An explosive and colourful encounter happened at the Melkweg on 15 July. Marco D’Agostin, an Italian dance maker who is part of Julidans NEXT, presented his latest work, Best Regards.
At the back of the stage, a portiere curtain made of LED light strips shows the words ‘DEAR N’. D’Agostin enters through this curtain, with a mic in his hands. Simply and directly, he begins by addressing the audience. He talks about his relationship with Amsterdam, how he has already spent time here and danced in this theatre.
He talks to us first because he doesn’t feel like dancing yet. This is how D’Agostin begins his letter to Nigel Charnock, one of the founders of the emblematic DV8, a London-based physical theatre company. The choreographer was profoundly marked by Charnock. “He could make anybody dance. He could make dance seem normal,” he says. He mentions how in one of Charnock’s solo works, he read to the audience a break-up letter he’d once received from an ex-lover. He would send this letter to the theatres prior to his performance there.
D’Agostino reflects on the value of letters and how they have changed through time. Letters contain three temporalities: the present when received, the past of when it was written, and the projected future while writing. Letters are an act of trust to the addressee because there is trust that the person will take the time to read and answer. The artist evokes a myriad of beautiful examples of different artists and writers who wrote letters. Unanswered ones, long exchanges, friendships, love stories.
Wendy Houstoun, friend and colleague of Nigel Charnock, wrote a farewell letter four days after his passing. D’Agostin starts reciting this letter, increasing the tempo as the LED curtain behind him shows the words. The performer switches rapidly between states, at times impersonating what could be a TV entertainer welcoming us to the presentation of his new single “Dear N”, and then going back to reciting Houstoun’s letter. Each time, the energy shifts and even the language. He speaks in his mother tongue, Italian, but also in perfect French and Spanish. A frantic monologue accompanied by movements and objects coming from behind the lit curtain. A plastic cane, a glittery welcome mat, a champagne bottle-shaped confetti canon, a bubble gun, pompons and even a laser sword. This accumulation of festive objects is strangely coherent with the verbiage, creating a poetic tragi-comic atmosphere.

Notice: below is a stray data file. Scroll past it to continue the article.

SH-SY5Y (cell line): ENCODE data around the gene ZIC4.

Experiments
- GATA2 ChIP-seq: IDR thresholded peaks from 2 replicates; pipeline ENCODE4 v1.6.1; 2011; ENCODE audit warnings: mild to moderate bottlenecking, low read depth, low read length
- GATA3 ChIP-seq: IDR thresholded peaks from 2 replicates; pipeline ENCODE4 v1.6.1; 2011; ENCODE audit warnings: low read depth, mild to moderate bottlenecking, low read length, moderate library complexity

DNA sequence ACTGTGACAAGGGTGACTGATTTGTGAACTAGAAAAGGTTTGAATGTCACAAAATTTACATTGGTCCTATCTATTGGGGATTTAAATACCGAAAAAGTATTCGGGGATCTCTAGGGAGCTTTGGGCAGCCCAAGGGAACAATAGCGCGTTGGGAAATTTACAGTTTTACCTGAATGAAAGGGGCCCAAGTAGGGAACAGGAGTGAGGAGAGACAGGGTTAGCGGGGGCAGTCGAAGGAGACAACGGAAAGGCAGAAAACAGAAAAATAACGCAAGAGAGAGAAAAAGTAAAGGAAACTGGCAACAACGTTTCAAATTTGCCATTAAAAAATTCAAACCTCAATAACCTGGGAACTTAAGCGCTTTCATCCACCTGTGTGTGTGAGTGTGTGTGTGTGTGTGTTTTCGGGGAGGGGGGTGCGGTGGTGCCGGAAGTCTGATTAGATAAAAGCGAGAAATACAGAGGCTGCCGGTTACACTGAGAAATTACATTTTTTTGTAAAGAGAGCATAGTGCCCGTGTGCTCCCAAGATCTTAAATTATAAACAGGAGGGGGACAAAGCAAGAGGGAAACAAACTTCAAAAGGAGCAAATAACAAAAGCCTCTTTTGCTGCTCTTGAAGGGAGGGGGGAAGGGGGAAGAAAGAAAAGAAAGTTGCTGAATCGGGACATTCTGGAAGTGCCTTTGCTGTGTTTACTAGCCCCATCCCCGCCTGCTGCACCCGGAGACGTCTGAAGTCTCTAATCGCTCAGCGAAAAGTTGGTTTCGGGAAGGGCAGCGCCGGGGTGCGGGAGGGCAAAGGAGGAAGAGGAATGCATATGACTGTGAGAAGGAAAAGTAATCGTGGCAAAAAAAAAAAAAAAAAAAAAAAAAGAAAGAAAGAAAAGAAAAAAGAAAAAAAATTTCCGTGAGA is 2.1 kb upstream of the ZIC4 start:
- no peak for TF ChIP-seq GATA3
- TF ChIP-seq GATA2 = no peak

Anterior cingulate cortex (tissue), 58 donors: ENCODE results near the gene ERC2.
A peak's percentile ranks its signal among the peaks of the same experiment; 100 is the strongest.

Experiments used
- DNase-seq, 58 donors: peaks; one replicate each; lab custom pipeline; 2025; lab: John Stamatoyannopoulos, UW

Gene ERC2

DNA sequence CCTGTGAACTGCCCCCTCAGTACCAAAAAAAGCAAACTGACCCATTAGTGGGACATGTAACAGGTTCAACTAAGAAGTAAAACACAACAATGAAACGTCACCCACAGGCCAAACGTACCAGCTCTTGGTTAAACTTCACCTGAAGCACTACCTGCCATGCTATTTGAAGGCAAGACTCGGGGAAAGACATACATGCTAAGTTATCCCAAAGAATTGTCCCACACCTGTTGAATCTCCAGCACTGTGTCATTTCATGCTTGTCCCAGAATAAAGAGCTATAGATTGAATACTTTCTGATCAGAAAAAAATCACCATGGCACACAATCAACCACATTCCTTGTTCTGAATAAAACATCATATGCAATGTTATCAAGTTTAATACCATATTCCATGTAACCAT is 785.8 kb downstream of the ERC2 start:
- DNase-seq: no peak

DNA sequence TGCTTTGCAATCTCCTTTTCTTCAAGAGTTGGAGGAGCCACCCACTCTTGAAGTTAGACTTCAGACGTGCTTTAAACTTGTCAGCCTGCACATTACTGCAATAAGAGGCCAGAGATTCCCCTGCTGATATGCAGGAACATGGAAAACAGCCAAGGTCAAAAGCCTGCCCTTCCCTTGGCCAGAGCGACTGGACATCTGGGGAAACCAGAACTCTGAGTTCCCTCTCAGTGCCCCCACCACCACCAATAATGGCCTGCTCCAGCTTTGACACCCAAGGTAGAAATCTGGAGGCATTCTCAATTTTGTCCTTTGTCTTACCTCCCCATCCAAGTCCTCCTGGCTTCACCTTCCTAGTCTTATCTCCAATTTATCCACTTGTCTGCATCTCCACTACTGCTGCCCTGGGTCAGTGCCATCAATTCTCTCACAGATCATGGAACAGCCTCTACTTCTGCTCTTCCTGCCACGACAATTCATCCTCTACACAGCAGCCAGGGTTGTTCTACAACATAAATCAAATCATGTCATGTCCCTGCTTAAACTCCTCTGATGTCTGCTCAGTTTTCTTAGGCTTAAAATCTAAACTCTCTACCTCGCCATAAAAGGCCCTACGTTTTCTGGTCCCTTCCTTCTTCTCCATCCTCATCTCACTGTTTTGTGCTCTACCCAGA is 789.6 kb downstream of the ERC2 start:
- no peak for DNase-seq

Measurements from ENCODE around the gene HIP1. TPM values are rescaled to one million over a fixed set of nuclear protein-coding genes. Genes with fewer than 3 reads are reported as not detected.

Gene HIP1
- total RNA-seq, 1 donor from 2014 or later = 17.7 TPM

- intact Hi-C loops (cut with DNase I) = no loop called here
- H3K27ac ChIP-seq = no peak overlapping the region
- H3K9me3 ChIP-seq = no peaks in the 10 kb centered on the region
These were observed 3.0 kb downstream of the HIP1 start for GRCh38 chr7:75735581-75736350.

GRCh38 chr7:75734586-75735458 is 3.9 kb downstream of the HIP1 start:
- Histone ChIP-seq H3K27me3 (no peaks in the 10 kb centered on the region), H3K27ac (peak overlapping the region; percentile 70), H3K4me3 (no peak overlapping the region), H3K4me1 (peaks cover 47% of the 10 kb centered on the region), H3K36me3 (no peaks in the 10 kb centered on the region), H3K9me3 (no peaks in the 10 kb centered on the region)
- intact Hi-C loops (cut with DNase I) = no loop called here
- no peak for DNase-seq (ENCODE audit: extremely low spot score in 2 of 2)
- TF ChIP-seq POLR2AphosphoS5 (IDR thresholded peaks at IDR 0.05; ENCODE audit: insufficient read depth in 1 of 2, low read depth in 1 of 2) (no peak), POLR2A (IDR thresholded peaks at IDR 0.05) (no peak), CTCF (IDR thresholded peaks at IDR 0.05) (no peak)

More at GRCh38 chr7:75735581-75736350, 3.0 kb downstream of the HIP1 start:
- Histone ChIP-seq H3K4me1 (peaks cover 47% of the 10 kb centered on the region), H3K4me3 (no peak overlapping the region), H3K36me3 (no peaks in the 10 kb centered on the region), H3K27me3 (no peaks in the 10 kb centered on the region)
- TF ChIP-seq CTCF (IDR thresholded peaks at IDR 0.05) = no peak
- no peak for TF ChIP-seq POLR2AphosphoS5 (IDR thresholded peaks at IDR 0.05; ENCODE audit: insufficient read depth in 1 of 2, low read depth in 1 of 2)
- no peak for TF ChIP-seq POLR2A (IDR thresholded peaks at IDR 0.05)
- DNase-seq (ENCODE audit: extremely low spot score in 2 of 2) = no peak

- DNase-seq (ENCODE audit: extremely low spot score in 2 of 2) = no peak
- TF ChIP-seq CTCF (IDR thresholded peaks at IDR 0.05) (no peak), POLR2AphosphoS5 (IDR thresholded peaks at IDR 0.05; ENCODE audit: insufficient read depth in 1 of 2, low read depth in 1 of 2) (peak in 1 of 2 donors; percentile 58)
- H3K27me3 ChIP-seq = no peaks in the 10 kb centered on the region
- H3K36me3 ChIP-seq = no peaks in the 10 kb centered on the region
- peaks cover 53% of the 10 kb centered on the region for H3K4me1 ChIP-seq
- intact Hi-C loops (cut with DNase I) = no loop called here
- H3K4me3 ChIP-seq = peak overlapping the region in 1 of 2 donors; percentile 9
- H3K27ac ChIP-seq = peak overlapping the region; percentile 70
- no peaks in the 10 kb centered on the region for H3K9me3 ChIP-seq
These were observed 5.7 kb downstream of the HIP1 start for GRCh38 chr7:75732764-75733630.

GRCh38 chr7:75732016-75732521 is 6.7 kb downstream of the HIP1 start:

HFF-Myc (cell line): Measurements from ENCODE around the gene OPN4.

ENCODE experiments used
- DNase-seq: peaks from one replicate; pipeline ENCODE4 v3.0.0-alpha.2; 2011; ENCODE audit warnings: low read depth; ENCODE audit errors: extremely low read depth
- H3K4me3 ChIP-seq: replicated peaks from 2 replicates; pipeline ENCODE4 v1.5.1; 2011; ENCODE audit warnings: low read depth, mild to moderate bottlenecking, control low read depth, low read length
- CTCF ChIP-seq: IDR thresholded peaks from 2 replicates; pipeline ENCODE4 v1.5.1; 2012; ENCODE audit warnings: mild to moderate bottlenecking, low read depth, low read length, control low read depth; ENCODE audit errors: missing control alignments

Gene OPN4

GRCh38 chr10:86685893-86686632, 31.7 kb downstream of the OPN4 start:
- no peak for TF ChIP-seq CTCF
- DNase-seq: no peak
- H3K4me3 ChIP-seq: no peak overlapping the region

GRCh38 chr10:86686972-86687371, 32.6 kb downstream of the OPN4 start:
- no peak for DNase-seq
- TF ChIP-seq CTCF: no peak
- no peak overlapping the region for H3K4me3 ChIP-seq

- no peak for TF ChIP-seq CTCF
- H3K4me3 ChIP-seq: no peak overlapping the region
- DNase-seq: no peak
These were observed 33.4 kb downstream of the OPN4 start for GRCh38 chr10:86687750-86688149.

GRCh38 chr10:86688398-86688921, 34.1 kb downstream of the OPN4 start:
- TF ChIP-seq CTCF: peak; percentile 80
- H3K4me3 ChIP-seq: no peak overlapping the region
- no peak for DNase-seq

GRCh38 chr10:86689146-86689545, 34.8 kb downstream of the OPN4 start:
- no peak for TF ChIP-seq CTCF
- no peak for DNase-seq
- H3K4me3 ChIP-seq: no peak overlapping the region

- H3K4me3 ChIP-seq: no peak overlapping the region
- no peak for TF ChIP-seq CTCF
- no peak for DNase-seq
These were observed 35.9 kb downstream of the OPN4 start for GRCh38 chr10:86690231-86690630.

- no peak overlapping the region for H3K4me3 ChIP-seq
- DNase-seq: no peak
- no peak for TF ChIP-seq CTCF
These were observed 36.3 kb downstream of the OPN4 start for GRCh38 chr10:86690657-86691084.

Finishing his solo, D’Agostino sings devotedly to a slightly cheezy electronic piano track with a beat. As the grand finale, a letter is being given to him, sent to the Melkweg by a friend. He reads it for the first time as he narrates it to us. The choreographer transitions into singing, as the lyrics appear on the curtain behind. Slowly, as the lights dim down, he places a microphone facing us. The words are still appearing in the background as he exits the stage space. I hear some humming, and even some soft singing in the audience.
This melancholic karaoke closes the homage to Charnock, a generous and well-crafted performance that leaves me pensive.